Welcome To Neo-Maché -Art.com The Experience
Neo-Mâché Art was created in the housing projects of Peoria, Illinois by
11-year-old Barrymore A. Moton, Aka as B-more. The year was 1972. With
his father Mckinley Moton II and brother Jay E. Moton serving as catalysts
for his creativity, he employs this method in paper craft which he has
dubbed, Neo-Mâché Art or (the New Mâché). His father, a quasi-craftsman
would create jewelry, sandals, winter hats out of found objects.
He once saw him build a long counsel stereo out of discarded materials
that they would salvage while “Junkin.” As primitive as his methods may
sound, it was merely a testament of his transcending intellectual and
After enduring a 4-year stint in the military, 2 years as a professional
athlete in the Canadian Football League, coupled with 2 years of penury
as a homeless Veteran, Barrymore was able to visualize this process into
fruition which includes a mesh of allegorical imagery, color, texture and
surface contrasts, while containing hyper-realistic representational
elements. These components mirror mundane events that have taken
place in the past, present and his perception of its impact on the future.
Neo-Mâché Sculpting is a unique concept inspired by the 12-inch GI Joe
action figures from the 60’s and 70’s. These are the toys with which he
amused himself during play. It is the synthetization of a series of paper
cones, cylinders and spheres that form the substructure and the foundation
of Neo-Mache’ Art. These forms are cut and spliced in specific areas to form
parts of the human structure which is not typical of the traditional paper
mâché technique. Its foundation or substructure are bits of recycled,
ARCHIVAL, paper derivatives and ordinary glue. He uses this time-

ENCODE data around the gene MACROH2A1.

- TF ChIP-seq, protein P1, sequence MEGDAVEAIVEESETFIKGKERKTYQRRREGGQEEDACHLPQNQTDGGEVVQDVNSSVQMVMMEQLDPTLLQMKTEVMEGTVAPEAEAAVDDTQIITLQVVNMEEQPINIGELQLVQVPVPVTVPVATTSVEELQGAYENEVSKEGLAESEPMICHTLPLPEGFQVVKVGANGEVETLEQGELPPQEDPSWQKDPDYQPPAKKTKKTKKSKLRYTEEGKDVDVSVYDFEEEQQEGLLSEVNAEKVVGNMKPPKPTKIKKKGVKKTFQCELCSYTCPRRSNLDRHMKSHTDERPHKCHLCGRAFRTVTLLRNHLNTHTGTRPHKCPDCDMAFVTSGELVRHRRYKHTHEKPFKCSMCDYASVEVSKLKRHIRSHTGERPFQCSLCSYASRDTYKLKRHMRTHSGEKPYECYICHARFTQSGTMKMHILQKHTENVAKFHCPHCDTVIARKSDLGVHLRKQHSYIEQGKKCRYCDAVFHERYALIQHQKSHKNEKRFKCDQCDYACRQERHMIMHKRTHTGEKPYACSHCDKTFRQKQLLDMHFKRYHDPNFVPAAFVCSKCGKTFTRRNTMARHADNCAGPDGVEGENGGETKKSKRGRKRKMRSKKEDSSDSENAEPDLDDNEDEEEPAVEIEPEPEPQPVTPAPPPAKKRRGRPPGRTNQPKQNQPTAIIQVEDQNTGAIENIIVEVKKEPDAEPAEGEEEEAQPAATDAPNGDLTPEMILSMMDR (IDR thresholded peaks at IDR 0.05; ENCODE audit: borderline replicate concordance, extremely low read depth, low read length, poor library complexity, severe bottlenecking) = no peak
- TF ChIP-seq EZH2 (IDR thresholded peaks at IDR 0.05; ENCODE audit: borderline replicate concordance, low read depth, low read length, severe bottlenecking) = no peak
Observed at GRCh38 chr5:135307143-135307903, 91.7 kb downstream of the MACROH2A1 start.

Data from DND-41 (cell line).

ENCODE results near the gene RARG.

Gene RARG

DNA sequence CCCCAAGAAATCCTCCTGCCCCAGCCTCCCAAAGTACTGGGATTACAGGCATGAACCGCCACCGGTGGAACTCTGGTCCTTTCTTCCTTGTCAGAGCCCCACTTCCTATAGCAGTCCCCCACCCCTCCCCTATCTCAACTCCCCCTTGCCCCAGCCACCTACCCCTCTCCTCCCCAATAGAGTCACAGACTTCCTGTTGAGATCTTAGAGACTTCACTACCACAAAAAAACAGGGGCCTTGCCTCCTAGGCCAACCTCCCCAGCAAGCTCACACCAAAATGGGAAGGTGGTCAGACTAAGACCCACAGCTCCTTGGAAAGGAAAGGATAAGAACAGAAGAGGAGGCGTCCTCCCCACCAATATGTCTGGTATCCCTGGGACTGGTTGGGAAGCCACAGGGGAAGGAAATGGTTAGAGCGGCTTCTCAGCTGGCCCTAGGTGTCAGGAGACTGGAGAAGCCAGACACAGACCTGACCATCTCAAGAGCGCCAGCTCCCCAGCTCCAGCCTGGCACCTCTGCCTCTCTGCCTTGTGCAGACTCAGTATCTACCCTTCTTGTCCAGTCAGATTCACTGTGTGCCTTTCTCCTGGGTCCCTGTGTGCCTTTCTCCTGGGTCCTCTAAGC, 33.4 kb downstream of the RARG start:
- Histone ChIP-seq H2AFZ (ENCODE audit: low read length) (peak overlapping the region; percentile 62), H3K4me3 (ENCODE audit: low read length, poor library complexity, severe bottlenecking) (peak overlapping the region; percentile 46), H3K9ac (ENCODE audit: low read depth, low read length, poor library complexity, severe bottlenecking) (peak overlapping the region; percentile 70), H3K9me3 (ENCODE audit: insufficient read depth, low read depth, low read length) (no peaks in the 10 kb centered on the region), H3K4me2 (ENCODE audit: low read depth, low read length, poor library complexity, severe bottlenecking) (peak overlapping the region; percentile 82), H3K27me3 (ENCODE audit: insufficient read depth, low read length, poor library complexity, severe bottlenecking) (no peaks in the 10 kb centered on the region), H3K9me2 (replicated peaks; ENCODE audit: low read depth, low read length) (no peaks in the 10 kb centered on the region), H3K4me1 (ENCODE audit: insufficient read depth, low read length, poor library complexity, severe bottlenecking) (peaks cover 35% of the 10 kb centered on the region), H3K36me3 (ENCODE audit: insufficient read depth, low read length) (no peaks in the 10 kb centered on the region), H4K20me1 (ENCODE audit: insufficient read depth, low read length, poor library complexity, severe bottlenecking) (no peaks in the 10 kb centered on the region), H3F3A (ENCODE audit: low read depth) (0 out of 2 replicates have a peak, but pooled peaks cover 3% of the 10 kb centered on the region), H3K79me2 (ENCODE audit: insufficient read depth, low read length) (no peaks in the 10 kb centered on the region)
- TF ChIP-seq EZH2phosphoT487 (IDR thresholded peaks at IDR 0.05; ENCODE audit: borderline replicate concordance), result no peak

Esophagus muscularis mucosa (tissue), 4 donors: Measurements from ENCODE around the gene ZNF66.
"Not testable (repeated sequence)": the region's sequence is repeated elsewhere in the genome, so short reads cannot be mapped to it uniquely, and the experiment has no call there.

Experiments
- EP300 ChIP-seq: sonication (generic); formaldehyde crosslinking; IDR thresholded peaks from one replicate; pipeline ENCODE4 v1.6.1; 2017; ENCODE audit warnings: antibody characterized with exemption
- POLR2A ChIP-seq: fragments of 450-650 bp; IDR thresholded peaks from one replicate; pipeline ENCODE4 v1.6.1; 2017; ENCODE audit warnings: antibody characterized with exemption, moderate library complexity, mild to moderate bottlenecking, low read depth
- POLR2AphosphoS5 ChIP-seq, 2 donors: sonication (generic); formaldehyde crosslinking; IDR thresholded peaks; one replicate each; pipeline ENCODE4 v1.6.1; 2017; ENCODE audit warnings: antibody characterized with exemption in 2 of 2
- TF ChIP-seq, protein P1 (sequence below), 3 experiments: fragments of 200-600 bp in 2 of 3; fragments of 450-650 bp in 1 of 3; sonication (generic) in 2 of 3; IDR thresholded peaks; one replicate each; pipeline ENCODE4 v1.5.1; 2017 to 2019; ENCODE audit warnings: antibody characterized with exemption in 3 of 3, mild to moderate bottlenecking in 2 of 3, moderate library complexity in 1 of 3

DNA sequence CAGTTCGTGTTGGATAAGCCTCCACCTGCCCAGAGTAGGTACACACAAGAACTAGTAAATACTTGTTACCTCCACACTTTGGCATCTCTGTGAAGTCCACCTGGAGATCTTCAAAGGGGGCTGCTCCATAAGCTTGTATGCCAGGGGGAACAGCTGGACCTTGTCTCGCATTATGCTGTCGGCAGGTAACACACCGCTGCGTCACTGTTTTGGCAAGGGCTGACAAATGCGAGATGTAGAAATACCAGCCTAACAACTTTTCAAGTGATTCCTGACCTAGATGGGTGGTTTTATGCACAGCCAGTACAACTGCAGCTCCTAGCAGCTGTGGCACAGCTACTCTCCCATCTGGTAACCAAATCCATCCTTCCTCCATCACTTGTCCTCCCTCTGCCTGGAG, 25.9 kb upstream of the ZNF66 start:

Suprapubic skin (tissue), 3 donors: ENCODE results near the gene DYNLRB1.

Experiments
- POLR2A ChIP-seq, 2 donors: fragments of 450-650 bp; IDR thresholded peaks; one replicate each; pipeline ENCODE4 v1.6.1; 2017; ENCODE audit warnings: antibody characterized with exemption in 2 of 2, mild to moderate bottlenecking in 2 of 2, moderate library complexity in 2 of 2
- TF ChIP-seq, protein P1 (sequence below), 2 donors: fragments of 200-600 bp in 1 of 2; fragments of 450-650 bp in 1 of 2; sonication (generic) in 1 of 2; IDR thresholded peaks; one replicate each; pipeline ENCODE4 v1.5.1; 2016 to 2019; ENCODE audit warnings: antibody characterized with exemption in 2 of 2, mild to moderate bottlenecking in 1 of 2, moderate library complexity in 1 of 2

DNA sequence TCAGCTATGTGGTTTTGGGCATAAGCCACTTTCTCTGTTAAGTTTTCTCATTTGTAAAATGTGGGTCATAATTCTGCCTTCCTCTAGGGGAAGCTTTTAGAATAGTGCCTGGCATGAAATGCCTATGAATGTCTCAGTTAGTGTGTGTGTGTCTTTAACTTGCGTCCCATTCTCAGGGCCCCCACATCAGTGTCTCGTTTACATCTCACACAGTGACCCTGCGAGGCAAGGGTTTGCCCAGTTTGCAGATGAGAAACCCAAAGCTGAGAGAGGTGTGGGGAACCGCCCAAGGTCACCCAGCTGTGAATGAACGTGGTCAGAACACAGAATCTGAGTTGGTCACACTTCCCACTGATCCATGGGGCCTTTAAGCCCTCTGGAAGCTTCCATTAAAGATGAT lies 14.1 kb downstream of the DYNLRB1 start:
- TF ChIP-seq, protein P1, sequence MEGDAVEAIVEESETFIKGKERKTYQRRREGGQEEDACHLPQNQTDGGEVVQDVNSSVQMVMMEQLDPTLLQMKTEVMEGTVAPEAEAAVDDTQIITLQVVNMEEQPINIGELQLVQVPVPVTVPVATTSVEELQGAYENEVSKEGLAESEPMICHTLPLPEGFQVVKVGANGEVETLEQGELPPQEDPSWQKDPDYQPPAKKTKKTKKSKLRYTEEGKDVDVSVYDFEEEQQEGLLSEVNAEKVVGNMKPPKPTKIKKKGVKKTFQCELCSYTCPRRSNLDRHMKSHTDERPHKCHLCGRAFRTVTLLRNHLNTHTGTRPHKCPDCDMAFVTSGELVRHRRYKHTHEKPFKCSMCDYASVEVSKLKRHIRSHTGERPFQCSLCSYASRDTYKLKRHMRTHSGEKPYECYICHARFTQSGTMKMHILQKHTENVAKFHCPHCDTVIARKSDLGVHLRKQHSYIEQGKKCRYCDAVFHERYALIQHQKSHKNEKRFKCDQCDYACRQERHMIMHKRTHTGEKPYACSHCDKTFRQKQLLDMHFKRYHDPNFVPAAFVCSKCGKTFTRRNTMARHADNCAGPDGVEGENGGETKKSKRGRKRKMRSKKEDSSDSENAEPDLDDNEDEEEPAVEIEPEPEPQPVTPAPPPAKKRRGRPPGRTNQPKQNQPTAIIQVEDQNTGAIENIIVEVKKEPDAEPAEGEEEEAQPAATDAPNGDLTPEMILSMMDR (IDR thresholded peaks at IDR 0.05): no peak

extensive, laborious process to render the intricate and specific details of
the human anatomy to make hyper- realistic works that describe scenes
from wearying events. The great civil rights activist and entertainer Nina
Simone once stated; “Every artist should create work that reflects the
times.” For example, the assembly of the Utopia Arts/ Neo-Mache’ Arts
logo Muhammad Ali’s “Get up Sucka” is constructed out of several
byproducts of paper; However, on occasion, he may manipulate the
surface and add other mediums in efforts to further obscure its origin. It is
most arranged in dioramic tableaus depicting events that have had a
profound impact on the human psyche’, the Black community and society.
He attempts to take the viewer through a comprehensive visual experience
seen through the eyes of the artist. B-more is exploring the way this fixation relates to people, athletes, the aesthetics of nature and how these worlds intersect. This is part of a larger conversation about race and privilege in America. His sculpture
is a critique of the impact of civic events, gladiator sports, war, and the
peripheral damage they cause to marginalized groups, particularly young,
Black boys, girls, men, women and their families. These outlying events of
conflict are depicted with highly- representational figures which also
reflect his own experiences of society, sports and military engagement.
B-more is interested in the socio-political expression of sculpture from the
inception of Alkebulan, to present times. This propels him to consider who
determines who is savage, who is civil, what is art, what is sport and what
is war. B-more also experiments with assemblage to explore psychological
states, deterioration, fragmentation, and the experiences of danger and
intimidation. In short, a metaphorical splintering.
Completely self-taught,” “I have often visualized creating figures out of
paper. As a child I had GI Joe’s. Since I didn’t take care of them, my
mother gave them away to a more appreciative child in the neighborhood.
Suffering from my loss, I had to make something to play with so, Neo-
Mâché Sculptures were created.” There are 7 great wonders of the world.
Prepare to witness the 8th. Neo-Mâché Art will be an experience in paper
that you will never forget.